Whatever your personal opinion about the result of the EU referendum and whatever happens next we are in for a period of uncertainty. As there was no concrete, agreed exit plan prior to the 23rd June and none has yet emmerged it is impossible to do more than guess at what the future holds. In no area is this uncertainty more apparent than in that of tax, which, after all, is linked in innumerable ways to every stage of our lives from birth to death and beyond. Over the years, the UK’s tax system has become more and more entwined with that of Europe. It is built around the assumption that there will be a single market with the free movement of goods and services and – broadly speaking – a similar tax system in every country.
There are two possible outcomes at this juncture. Britain will leave the EU or it will stay. The process will take at least two years and it isn’t inconceivable that it could take much longer. During the period while it is being resolved it is unlikely that we are going to see much change to the existing tax system. It is possible that who is in government may respond to the economic situation by increasing the tax burden or (less likely) by reducing it. If Britain does leave the same is probably true. Although it would be a wonderful opportunity to both simplify the system and make it fairer few politicians have either the appetite or the knowledge to push through wholesale change. If Britain leaves there is a chance that a future government will offer major tax incentives to foreign investors but such an offer, if it ever occurs, is years away.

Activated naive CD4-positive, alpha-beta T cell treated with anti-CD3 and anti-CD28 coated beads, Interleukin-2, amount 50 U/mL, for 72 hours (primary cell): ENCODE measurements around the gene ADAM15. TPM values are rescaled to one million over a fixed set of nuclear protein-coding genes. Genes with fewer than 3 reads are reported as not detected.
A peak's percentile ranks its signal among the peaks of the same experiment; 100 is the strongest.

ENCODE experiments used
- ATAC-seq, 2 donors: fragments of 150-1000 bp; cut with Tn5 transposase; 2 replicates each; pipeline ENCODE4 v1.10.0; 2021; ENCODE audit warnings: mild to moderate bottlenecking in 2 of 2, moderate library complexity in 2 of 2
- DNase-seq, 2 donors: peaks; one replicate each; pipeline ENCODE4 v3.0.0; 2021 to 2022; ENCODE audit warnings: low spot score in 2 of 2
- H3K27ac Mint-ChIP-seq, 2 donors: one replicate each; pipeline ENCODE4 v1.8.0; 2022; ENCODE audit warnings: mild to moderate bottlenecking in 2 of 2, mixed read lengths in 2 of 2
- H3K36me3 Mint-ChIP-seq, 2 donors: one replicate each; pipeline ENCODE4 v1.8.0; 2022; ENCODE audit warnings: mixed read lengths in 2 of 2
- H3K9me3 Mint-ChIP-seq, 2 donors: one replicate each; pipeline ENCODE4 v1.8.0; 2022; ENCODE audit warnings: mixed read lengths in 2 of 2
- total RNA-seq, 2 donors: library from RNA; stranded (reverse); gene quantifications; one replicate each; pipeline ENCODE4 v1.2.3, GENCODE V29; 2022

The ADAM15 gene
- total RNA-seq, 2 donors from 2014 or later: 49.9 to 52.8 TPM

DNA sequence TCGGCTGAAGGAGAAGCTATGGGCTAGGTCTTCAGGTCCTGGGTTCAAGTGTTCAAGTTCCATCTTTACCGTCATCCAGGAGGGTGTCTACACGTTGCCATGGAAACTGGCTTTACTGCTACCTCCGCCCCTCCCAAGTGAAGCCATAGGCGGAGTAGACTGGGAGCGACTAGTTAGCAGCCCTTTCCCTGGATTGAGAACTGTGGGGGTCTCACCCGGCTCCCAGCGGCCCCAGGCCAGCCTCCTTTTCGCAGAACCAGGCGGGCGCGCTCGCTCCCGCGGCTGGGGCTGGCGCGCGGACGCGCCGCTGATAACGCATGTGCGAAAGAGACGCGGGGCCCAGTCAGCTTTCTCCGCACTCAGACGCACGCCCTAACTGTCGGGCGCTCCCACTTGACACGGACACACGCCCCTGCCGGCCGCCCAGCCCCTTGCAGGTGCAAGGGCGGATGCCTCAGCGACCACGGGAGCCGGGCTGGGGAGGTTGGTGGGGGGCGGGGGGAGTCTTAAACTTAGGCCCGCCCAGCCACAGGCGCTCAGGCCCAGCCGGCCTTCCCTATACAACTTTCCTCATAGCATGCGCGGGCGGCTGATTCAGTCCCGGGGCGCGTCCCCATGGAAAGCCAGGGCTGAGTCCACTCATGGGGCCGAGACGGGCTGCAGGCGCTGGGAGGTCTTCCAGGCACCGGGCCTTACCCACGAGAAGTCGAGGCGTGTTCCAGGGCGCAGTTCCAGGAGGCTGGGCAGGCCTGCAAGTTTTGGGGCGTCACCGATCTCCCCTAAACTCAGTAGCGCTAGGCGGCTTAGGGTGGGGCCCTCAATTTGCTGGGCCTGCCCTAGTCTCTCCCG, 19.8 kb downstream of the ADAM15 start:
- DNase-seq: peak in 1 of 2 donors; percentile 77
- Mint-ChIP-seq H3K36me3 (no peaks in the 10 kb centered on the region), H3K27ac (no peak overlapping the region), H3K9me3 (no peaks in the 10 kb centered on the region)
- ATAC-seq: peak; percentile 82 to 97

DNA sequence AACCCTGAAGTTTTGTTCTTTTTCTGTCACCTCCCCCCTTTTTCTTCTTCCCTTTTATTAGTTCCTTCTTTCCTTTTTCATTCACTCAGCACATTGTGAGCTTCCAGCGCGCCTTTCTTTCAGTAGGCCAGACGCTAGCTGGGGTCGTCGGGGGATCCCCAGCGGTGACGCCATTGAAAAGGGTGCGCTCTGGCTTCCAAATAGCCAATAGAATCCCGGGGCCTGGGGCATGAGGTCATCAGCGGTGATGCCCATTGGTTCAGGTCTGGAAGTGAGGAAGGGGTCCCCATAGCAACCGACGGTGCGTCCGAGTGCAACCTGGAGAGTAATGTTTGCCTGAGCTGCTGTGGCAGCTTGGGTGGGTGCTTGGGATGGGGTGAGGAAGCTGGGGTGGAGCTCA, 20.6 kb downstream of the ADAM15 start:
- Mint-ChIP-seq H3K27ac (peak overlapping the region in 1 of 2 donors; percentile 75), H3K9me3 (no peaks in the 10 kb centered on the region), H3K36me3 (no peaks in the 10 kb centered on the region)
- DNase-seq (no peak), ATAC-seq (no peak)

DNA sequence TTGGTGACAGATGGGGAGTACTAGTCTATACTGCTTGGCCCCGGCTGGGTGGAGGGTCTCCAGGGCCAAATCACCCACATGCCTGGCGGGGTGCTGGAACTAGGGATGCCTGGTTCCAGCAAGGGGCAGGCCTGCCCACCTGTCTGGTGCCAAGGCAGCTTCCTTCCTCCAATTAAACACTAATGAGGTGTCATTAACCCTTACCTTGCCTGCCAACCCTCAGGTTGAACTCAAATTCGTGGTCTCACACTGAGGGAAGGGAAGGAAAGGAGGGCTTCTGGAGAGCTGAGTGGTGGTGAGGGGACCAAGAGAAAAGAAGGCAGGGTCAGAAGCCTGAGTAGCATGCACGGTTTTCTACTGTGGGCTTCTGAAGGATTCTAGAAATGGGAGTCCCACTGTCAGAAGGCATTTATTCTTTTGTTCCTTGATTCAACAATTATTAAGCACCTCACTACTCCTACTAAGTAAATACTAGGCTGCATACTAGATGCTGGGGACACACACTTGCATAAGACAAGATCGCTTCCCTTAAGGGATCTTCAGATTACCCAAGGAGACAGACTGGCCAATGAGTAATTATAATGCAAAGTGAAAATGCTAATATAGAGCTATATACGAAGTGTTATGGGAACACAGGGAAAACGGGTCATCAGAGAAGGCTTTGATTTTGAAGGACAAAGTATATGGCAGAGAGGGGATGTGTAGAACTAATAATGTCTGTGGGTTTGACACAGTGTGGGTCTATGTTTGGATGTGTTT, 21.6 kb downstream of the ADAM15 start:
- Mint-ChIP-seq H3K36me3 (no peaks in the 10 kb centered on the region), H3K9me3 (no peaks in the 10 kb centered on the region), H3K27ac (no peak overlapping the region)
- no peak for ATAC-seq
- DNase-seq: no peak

The tax system may look broadly similar in 2017, 2018, 2019, 2020 and beyond, but one thing is pretty definite: taxpayers are likely to have to devote more time to managing their tax affairs. To do this it is more important that ever before to understand all the options, opportunities and possibilities. There is probably more need for the Schmidt Tax Report now than ever before. 5.7.16